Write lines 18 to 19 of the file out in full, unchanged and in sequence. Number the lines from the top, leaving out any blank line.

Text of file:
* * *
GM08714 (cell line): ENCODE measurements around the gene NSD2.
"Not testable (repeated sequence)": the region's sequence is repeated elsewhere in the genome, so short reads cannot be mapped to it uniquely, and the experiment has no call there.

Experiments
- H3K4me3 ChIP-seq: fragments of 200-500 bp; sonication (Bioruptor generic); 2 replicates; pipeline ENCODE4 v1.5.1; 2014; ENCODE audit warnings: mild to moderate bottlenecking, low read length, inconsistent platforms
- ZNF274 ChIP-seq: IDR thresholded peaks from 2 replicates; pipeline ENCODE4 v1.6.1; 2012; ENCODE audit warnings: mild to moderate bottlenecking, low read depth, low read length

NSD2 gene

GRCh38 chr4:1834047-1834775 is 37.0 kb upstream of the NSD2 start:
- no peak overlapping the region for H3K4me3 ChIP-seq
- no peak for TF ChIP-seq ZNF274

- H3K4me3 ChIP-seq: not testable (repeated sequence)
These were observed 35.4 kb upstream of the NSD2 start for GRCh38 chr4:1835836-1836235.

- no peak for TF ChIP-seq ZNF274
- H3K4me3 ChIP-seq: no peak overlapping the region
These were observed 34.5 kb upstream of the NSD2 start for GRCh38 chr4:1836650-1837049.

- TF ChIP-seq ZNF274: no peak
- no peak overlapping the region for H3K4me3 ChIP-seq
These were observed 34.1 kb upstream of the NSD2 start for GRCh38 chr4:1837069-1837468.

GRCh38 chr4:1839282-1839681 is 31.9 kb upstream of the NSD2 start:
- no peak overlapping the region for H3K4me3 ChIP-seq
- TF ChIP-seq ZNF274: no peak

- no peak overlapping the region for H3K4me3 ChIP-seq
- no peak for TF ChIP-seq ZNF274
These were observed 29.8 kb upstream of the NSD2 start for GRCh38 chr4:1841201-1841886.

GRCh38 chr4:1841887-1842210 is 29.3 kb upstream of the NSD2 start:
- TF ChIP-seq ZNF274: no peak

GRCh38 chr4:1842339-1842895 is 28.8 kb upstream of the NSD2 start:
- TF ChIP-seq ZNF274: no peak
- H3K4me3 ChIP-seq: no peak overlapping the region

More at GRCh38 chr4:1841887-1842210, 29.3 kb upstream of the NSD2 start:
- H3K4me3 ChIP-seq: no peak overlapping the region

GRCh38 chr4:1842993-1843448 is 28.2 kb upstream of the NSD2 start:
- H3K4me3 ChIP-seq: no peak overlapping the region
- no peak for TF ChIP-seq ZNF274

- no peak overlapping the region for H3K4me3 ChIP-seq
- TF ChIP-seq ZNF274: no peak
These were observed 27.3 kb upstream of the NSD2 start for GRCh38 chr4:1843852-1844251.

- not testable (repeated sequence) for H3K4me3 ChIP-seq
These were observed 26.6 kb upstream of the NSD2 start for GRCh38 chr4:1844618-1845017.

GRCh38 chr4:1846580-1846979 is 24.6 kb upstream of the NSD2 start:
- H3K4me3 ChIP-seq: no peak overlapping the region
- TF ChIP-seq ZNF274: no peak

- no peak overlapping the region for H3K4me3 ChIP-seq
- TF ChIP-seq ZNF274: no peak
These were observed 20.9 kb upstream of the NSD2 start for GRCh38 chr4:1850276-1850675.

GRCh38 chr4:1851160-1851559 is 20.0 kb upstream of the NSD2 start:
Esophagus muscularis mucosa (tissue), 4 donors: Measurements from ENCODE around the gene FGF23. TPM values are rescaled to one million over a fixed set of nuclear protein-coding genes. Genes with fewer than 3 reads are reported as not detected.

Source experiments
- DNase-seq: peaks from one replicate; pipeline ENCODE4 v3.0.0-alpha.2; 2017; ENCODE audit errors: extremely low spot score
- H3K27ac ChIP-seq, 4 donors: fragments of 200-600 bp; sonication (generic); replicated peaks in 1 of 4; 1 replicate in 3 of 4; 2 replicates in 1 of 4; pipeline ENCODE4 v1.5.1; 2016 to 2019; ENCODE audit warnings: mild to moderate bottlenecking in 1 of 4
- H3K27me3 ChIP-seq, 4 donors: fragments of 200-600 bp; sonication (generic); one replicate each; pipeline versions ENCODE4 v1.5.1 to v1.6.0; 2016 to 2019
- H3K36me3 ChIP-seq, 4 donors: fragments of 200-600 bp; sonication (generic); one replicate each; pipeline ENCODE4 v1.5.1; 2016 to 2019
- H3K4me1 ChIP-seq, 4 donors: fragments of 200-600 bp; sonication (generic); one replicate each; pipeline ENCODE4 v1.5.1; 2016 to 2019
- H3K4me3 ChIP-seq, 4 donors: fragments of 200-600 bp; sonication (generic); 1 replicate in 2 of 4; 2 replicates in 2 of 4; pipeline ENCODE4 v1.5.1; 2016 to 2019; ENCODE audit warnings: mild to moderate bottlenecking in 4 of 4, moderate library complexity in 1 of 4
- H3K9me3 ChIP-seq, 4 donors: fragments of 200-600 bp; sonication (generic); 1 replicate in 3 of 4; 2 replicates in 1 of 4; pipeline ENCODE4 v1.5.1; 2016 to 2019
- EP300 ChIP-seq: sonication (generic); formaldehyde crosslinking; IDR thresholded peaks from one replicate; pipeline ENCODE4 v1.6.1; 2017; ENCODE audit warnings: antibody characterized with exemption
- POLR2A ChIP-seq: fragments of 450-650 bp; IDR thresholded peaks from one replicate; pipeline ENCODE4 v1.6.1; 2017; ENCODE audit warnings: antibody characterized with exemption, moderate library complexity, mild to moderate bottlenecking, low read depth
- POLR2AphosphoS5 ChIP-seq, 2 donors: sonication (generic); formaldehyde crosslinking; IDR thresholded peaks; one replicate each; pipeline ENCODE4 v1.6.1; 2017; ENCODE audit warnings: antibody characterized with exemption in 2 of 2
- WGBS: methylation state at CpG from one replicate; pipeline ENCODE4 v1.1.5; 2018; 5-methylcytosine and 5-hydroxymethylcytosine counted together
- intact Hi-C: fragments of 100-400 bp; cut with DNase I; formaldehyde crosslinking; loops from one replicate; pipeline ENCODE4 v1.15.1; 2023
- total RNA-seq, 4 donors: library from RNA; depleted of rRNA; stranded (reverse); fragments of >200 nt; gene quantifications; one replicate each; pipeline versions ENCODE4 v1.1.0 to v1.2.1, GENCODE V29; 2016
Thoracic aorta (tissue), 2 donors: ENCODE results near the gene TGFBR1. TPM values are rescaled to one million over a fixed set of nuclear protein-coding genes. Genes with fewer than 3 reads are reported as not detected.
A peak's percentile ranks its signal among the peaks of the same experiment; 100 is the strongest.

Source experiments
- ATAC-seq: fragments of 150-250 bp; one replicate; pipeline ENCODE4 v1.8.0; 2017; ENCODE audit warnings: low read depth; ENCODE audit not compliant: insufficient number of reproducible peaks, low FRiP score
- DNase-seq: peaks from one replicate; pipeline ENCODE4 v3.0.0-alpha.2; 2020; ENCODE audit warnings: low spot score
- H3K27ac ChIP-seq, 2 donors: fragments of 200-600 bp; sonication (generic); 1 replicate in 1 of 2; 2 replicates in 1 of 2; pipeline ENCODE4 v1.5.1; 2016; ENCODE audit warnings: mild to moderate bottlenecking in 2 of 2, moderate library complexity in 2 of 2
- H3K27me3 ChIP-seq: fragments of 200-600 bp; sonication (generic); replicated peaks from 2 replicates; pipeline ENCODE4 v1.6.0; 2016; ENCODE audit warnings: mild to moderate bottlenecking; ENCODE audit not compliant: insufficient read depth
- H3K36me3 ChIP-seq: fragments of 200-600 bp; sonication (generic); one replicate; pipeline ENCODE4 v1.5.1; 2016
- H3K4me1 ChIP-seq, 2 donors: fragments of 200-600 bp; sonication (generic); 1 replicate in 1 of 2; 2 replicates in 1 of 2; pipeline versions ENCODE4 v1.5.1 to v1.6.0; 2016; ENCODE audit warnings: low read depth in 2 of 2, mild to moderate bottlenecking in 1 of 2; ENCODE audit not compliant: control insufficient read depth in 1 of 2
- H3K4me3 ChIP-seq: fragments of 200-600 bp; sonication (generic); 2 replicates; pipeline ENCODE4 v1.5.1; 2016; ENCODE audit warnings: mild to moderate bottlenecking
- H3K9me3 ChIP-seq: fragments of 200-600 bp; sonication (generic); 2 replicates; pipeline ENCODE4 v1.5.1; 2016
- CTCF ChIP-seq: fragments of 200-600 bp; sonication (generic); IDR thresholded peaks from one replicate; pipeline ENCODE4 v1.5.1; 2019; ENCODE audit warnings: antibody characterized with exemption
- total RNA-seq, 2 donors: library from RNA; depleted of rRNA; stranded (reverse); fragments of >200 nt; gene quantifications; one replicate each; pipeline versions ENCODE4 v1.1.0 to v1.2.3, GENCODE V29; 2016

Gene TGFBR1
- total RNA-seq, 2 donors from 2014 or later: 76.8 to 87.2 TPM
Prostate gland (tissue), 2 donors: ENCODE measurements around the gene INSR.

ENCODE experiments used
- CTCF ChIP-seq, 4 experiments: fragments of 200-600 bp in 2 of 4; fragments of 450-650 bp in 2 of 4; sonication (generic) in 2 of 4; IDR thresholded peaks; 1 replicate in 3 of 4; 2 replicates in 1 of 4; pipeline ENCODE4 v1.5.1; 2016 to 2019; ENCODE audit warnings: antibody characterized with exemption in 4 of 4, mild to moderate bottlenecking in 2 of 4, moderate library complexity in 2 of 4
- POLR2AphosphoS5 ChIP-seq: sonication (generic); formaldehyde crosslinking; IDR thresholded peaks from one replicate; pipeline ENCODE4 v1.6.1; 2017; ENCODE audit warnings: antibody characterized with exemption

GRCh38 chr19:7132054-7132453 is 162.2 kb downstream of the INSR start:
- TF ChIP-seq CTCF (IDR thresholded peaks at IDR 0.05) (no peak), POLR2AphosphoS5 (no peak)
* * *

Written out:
GRCh38 chr4:1839282-1839681 is 31.9 kb upstream of the NSD2 start:
- no peak overlapping the region for H3K4me3 ChIP-seq